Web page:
Overall, smishing and phishing share the goal of deceiving users of information. However, smishing is tailored explicitly to SMS messaging, while phishing focuses on email as the attack vector. Recognising the differences in how they operate can help identify and defend against both threats.

Smishing Techniques

Smishers use various techniques to trick users into responding or clicking on malicious links. Some common techniques include:

  • Urgent requests: Smishing messages often convey a sense of urgency to pressure the recipient into acting quickly without thinking it through. They may claim a problem with your account that needs immediate attention or that you must act fast to claim a prize or deal.
  • Spoofed senders: Smishers disguise their messages to make them look like they’re coming from a legitimate company or organisation you trust. They use logos and branding to appear authentic. The message may look like it’s from your bank, credit card company, a government agency, or a major retailer.
  • Exploiting curiosity: Smishing scams spark people’s curiosity by making intriguing claims that entice them to click for more information. They may promise exclusive deals, celebrity gossip, alerts about packages, or information about a current event. The temptation to find out more overrides caution.
  • Personalisation: By including personal details like your name or account numbers, smishing messages seem more credible and target you specifically. The scam artists want you to think they have your personal information.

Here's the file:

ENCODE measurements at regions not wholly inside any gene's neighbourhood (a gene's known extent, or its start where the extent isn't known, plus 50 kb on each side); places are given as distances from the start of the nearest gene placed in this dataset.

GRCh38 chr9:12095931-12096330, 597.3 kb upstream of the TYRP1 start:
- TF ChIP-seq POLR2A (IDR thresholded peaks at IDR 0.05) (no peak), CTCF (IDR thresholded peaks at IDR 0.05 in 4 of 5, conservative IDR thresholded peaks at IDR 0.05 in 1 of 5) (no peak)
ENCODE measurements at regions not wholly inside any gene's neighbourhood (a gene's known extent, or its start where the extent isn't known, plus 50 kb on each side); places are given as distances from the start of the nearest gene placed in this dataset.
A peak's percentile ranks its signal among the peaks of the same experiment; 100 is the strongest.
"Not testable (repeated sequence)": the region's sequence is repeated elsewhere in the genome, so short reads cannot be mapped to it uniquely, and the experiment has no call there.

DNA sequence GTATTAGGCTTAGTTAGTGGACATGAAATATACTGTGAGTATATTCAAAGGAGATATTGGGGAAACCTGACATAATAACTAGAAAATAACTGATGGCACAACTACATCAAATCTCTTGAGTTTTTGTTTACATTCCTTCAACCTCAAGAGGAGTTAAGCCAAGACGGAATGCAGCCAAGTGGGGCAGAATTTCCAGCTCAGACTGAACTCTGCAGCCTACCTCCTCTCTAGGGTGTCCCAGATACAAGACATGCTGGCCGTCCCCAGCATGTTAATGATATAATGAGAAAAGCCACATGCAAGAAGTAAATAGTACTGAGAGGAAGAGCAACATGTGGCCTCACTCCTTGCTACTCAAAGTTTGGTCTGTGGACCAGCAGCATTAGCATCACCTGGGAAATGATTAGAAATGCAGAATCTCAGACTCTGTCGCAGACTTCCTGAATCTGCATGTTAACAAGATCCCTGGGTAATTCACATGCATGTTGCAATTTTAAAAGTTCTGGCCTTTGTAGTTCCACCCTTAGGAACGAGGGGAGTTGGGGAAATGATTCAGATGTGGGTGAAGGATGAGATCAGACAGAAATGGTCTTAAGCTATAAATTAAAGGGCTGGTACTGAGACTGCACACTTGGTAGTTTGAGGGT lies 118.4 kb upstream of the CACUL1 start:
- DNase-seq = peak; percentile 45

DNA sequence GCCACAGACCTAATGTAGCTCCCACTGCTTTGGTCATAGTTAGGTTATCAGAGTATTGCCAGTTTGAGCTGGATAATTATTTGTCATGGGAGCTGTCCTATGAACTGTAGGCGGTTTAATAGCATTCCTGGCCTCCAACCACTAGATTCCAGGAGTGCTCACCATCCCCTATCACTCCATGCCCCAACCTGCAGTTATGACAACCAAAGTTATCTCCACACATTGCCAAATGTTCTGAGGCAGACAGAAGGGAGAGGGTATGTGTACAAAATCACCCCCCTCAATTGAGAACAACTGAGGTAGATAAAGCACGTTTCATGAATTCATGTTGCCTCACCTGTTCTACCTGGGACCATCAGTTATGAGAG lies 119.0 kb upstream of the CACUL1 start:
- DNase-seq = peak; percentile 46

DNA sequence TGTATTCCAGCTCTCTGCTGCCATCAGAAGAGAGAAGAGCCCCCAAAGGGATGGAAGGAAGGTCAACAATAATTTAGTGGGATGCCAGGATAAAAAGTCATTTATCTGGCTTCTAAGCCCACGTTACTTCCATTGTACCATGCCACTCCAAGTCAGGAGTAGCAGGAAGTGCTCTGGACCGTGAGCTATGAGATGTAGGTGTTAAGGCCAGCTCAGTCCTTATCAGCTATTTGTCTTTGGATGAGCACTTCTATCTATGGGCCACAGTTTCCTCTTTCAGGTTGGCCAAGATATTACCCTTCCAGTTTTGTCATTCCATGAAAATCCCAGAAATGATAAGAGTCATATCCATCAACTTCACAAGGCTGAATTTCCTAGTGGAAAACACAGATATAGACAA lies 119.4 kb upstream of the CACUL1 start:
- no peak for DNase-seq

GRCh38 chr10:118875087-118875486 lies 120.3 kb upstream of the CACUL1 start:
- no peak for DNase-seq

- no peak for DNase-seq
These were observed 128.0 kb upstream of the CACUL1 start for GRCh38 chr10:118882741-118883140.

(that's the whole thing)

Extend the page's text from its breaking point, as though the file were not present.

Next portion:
• Time sensitivity: Creating urgency by claiming an offer is only available for a limited time, or your time-sensitive response pressures recipients to act without proper evaluation. It triggers a fear of missing out.
  • Follow-up messages: If you don’t respond initially, smishers may send another message following up as if they are a legitimate company trying to reach you. This further builds believability.

Recognising these common techniques can help you identify and avoid responding to smishing scams. The most important thing is verifying the source before clicking links or providing sensitive information.

Smishing Examples

Smishers use clever techniques to trick users into providing sensitive information or downloading malware. Here are some real-world examples of smishing scams:

  • Messages claiming your package is delayed and providing a fake tracking link. Clicking installs malware.
  • Texts about your bank account being frozen. It prompts you to call a number answered by scammers posing as your bank.
  • You are receiving a text that you’ve won a gift card to Starbucks, Amazon, etc. It leads to a phishing site stealing your login credentials.
  • A text message states that your iPhone warranty has expired, and you must click to renew it. The link infects your phone with spyware.
  • Messages pretending to be from a ” stranded ” friend who needs money urgently. The scammers trick you into sending gift cards.
  • Texts about “unauthorised activity” on your Apple account. It gets you to click a link, giving away account access.
  • Fake customer service messages asking you to verify account information. The scammers steal your data.
  • Receiving an unexpected MMS video file that secretly installs malware if opened.

The common thread is scammers pretending to be legitimate companies or contacts to build trust. Stay vigilant against suspicious texts, and don’t click links from unknown sources. These examples showcase the creativity of smishing attacks.

How to Identify Smishing Messages

Smishing messages often share common characteristics that can help you identify them as scams. Here are some tips for spotting suspicious text messages: